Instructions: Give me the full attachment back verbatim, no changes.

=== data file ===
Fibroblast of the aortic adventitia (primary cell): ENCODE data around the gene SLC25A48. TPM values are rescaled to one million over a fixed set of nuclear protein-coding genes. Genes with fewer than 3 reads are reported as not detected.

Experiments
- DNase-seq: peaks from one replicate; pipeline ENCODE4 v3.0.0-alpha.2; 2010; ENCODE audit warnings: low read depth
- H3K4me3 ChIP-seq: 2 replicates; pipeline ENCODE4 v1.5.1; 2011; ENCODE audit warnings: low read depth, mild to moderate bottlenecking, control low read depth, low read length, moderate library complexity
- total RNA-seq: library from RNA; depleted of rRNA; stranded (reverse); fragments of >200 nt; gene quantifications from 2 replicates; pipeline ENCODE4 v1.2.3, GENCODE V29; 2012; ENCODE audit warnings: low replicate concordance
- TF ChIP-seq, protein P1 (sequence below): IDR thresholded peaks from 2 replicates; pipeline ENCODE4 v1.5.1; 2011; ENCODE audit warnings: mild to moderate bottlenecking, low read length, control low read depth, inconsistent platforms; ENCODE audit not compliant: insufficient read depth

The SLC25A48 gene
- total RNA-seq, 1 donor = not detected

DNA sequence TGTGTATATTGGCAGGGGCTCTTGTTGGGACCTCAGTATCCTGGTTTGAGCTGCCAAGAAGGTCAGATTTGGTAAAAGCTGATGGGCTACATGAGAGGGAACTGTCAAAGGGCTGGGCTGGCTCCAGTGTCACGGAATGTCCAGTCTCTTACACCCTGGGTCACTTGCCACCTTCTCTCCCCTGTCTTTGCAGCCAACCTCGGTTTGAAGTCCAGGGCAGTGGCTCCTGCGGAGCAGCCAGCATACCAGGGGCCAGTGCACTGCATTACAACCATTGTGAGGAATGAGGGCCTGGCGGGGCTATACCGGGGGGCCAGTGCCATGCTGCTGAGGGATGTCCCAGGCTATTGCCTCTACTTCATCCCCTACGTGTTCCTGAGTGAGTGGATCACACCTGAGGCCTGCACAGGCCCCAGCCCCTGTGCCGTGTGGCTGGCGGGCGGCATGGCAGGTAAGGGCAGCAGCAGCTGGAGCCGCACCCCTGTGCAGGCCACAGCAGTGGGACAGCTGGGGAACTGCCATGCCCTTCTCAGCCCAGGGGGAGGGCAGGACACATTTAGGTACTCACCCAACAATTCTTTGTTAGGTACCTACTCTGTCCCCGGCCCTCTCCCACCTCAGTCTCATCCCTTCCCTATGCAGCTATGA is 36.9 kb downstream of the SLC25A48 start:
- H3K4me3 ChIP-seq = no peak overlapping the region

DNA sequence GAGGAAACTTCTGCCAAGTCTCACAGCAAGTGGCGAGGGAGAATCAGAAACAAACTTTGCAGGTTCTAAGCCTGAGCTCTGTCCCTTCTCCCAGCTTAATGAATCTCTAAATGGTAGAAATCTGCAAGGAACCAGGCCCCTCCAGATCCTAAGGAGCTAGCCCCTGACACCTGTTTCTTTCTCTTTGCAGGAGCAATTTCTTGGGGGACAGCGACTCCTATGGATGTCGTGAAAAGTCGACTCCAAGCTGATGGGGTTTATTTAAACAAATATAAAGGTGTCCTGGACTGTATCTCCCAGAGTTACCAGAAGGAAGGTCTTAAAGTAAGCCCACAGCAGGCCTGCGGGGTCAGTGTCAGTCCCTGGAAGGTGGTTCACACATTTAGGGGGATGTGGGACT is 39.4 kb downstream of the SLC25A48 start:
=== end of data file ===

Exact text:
Fibroblast of the aortic adventitia (primary cell): ENCODE data around the gene SLC25A48. TPM values are rescaled to one million over a fixed set of nuclear protein-coding genes. Genes with fewer than 3 reads are reported as not detected.

Experiments
- DNase-seq: peaks from one replicate; pipeline ENCODE4 v3.0.0-alpha.2; 2010; ENCODE audit warnings: low read depth
- H3K4me3 ChIP-seq: 2 replicates; pipeline ENCODE4 v1.5.1; 2011; ENCODE audit warnings: low read depth, mild to moderate bottlenecking, control low read depth, low read length, moderate library complexity
- total RNA-seq: library from RNA; depleted of rRNA; stranded (reverse); fragments of >200 nt; gene quantifications from 2 replicates; pipeline ENCODE4 v1.2.3, GENCODE V29; 2012; ENCODE audit warnings: low replicate concordance
- TF ChIP-seq, protein P1 (sequence below): IDR thresholded peaks from 2 replicates; pipeline ENCODE4 v1.5.1; 2011; ENCODE audit warnings: mild to moderate bottlenecking, low read length, control low read depth, inconsistent platforms; ENCODE audit not compliant: insufficient read depth

The SLC25A48 gene
- total RNA-seq, 1 donor = not detected

DNA sequence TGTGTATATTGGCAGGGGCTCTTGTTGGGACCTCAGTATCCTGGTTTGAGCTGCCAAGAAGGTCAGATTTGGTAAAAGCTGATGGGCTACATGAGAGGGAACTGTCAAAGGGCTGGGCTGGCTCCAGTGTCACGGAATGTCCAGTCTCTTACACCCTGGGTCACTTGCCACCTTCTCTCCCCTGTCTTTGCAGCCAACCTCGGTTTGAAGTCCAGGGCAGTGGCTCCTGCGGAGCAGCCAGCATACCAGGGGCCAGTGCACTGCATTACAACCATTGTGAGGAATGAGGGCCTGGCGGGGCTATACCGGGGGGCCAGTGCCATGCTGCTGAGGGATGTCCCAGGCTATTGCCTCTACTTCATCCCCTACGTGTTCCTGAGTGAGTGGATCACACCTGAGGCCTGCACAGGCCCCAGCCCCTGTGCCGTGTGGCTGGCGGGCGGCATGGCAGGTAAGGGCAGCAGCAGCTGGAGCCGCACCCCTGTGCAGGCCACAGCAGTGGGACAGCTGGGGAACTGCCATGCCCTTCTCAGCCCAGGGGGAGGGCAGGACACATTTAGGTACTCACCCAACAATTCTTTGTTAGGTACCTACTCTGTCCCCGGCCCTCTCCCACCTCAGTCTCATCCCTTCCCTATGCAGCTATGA is 36.9 kb downstream of the SLC25A48 start:
- H3K4me3 ChIP-seq = no peak overlapping the region

DNA sequence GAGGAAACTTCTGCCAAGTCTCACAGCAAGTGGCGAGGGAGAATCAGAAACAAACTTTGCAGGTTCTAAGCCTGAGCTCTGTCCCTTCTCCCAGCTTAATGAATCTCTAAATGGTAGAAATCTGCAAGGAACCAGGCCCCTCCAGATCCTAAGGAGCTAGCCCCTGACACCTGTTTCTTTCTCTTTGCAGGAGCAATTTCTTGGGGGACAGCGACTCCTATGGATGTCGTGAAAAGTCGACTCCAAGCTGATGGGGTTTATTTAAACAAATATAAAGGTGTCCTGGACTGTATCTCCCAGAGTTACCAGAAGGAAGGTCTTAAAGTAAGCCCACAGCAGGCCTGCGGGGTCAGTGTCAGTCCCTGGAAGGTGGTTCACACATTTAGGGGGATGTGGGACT is 39.4 kb downstream of the SLC25A48 start: